Diabetes In Pregnancy

Diabetes in Pregnancy: Glossary

Here are definitions of medical terms related to diabetes in pregnancy.

Carbohydrate: A nutrient in food that comes mainly from sugar and starch. Carbohydrate is broken down into glucose for energy.

Diabetes mellitus: A disorder that prevents the body from converting digested food into energy.

Gestational diabetes: A form of diabetes that begins during pregnancy and usually disappears after delivery.

Glucose: The form of sugar used by the body’s cells for energy. All starches in digestible food are broken down to glucose in the intestinal tract before being absorbed into the body.

Hormone: A chemical created by the body’s glands and secreted into the blood in order to have an effect on an organ.

Hypoglycemia: A condition where the blood sugar is lower than normal. You may feel weak or shaky, feel your heart pounding, perspire, feel very hungry, or get a headache. This can be dangerous and should be avoided or treated quickly. If not, later symptoms are seeing double, not thinking clearly, and possibly passing out.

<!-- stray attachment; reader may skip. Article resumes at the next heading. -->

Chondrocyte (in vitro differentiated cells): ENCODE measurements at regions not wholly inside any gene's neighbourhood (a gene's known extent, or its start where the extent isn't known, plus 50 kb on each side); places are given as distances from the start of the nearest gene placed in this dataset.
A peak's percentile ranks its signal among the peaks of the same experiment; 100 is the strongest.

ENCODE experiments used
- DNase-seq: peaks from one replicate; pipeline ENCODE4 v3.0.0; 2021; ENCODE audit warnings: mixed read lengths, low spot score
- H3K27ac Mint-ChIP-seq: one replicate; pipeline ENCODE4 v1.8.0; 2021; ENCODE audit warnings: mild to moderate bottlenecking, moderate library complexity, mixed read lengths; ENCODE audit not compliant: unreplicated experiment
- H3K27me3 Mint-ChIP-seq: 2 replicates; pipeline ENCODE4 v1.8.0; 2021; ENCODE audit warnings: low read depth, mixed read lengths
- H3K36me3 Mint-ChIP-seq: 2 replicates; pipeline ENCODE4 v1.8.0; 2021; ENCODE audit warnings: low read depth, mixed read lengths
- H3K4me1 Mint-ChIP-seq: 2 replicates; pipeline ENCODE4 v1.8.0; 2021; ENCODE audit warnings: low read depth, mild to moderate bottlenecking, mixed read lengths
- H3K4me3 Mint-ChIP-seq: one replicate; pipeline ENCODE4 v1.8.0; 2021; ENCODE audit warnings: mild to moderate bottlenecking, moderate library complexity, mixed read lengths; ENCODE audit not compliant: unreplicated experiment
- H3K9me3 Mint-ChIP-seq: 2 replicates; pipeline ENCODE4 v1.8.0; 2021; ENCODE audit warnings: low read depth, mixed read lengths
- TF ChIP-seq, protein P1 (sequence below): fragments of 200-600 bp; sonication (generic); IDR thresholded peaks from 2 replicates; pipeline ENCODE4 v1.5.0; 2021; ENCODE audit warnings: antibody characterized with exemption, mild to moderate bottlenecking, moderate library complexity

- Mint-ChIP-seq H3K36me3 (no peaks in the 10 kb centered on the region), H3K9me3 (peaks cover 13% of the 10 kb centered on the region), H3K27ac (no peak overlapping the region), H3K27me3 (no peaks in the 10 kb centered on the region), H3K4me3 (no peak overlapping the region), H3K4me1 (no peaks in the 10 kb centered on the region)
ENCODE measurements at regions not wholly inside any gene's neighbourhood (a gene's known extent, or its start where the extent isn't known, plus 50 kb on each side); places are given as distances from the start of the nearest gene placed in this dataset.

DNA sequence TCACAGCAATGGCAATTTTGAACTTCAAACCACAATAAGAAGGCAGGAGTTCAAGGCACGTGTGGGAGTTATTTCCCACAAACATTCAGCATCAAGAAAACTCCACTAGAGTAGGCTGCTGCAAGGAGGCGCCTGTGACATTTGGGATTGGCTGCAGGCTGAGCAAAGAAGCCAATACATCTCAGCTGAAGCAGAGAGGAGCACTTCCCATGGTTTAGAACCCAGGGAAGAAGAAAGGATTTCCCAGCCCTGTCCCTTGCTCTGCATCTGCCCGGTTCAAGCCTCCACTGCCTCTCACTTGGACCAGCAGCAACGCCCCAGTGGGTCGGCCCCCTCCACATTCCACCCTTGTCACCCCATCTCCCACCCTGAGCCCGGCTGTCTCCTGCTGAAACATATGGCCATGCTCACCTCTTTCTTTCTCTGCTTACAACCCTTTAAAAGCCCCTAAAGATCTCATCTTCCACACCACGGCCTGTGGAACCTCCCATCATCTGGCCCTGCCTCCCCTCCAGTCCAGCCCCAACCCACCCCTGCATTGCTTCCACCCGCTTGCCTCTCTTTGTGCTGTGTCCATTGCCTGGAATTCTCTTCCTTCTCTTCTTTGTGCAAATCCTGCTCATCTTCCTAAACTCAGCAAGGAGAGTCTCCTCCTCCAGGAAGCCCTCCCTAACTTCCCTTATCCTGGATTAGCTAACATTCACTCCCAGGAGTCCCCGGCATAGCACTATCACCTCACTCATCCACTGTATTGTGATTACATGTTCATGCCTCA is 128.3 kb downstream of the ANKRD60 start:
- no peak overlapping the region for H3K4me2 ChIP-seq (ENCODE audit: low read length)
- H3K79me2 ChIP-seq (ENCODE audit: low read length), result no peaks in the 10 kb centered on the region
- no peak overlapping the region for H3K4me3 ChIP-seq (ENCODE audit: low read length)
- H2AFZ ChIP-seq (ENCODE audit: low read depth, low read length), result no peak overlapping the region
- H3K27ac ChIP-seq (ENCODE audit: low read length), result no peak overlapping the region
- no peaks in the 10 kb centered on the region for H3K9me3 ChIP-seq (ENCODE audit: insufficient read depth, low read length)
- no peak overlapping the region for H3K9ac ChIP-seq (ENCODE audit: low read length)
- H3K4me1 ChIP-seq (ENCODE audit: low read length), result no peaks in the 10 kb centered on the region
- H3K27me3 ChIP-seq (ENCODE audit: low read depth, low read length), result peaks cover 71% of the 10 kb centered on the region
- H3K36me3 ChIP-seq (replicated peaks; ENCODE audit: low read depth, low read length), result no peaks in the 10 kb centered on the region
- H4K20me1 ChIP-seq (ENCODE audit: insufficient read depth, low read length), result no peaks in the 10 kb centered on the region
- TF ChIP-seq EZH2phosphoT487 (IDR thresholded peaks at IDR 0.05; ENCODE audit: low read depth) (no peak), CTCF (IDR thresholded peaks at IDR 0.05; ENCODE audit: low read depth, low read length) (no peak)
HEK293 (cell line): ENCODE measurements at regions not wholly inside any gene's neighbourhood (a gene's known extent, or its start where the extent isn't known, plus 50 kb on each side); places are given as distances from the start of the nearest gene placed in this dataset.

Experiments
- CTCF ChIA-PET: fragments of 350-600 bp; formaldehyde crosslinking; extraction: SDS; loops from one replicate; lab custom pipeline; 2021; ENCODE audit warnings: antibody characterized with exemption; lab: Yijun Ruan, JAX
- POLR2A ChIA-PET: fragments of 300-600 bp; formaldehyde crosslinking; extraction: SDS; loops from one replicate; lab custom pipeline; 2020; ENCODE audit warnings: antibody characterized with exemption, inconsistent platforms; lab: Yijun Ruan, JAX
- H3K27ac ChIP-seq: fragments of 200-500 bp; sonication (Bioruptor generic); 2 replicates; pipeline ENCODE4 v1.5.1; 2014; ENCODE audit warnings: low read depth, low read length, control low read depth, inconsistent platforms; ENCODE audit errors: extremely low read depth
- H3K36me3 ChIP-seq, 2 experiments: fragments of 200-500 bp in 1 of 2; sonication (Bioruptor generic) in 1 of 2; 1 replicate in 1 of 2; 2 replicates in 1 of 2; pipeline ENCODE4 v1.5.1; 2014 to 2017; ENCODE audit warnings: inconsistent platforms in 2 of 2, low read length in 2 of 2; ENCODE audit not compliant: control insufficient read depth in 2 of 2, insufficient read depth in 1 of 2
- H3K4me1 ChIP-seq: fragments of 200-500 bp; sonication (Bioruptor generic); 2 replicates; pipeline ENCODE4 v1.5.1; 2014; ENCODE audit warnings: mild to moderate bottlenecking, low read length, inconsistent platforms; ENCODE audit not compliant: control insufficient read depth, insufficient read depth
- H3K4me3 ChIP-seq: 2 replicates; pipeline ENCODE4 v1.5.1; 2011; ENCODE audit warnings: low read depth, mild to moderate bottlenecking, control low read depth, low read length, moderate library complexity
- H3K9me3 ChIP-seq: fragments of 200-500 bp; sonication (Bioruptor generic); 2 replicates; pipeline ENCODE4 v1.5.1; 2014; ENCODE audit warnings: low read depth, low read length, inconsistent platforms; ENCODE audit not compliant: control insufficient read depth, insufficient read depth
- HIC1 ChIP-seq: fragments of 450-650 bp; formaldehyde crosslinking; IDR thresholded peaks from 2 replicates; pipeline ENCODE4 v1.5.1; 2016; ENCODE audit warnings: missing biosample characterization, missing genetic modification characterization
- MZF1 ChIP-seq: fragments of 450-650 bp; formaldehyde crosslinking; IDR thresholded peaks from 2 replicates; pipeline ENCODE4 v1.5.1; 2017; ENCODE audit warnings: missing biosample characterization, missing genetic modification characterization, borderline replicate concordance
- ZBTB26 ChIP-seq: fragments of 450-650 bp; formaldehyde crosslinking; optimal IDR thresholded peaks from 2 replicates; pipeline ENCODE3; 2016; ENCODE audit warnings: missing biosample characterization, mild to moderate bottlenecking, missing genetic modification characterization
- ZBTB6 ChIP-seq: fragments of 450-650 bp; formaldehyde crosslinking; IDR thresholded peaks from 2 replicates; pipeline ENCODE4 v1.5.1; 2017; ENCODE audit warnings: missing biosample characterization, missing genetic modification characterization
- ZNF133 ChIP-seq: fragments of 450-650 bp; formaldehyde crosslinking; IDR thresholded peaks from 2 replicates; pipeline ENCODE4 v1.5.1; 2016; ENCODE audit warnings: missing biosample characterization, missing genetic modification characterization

Insulin: A hormone secreted by the pancreas that lets blood glucose get into cells. Insulin lowers the level of glucose in the blood.

Insulin resistance: When insulin is blocked from doing its job. It can be caused by excess hormones made by the placenta. It’s also linked to being overweight.

Ketones: A potentially harmful waste produce created when the body breaks down fat for energy.

Macrosomia: The term used to describe a larger than normal baby. It occurs when the mother’s blood sugar levels are too high during pregnancy.

Placenta: A special tissue that joins the mother and baby. It provides hormones and supplies the growing baby with water and nutrients from the mother’s blood.

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